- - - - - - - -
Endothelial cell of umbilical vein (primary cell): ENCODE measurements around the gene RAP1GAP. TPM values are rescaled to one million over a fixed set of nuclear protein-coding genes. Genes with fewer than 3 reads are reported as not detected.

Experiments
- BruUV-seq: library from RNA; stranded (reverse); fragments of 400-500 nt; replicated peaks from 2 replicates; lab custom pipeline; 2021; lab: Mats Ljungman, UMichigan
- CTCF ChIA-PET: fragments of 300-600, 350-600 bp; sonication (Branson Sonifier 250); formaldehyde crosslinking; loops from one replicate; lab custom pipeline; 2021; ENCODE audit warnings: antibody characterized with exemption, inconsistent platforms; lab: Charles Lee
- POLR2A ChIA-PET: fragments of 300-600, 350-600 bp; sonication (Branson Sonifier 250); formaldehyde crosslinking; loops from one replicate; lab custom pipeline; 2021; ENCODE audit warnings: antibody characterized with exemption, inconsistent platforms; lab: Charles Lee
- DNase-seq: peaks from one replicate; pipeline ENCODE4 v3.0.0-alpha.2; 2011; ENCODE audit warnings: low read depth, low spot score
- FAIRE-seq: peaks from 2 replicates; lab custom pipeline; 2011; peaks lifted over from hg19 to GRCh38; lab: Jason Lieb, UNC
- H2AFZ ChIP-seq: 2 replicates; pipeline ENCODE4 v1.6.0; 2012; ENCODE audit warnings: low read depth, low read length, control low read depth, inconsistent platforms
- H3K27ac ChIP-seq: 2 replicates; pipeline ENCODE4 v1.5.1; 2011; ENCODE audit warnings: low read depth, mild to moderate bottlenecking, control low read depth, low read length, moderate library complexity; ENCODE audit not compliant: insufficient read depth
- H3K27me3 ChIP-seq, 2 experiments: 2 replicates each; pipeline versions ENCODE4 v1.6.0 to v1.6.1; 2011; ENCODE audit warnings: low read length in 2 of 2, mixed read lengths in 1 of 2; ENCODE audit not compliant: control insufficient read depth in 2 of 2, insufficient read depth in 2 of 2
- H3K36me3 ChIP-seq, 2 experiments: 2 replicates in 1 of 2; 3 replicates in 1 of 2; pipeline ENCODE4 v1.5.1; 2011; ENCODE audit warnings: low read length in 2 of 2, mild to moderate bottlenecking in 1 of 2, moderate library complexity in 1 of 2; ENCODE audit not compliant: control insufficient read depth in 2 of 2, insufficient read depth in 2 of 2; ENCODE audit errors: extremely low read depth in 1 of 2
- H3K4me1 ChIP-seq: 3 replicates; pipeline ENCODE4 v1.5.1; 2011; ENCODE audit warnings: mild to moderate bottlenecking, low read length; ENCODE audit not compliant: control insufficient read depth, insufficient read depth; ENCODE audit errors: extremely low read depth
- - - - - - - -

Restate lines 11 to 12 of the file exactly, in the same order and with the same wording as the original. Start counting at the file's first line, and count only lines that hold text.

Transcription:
- H3K36me3 ChIP-seq, 2 experiments: 2 replicates in 1 of 2; 3 replicates in 1 of 2; pipeline ENCODE4 v1.5.1; 2011; ENCODE audit warnings: low read length in 2 of 2, mild to moderate bottlenecking in 1 of 2, moderate library complexity in 1 of 2; ENCODE audit not compliant: control insufficient read depth in 2 of 2, insufficient read depth in 2 of 2; ENCODE audit errors: extremely low read depth in 1 of 2
- H3K4me1 ChIP-seq: 3 replicates; pipeline ENCODE4 v1.5.1; 2011; ENCODE audit warnings: mild to moderate bottlenecking, low read length; ENCODE audit not compliant: control insufficient read depth, insufficient read depth; ENCODE audit errors: extremely low read depth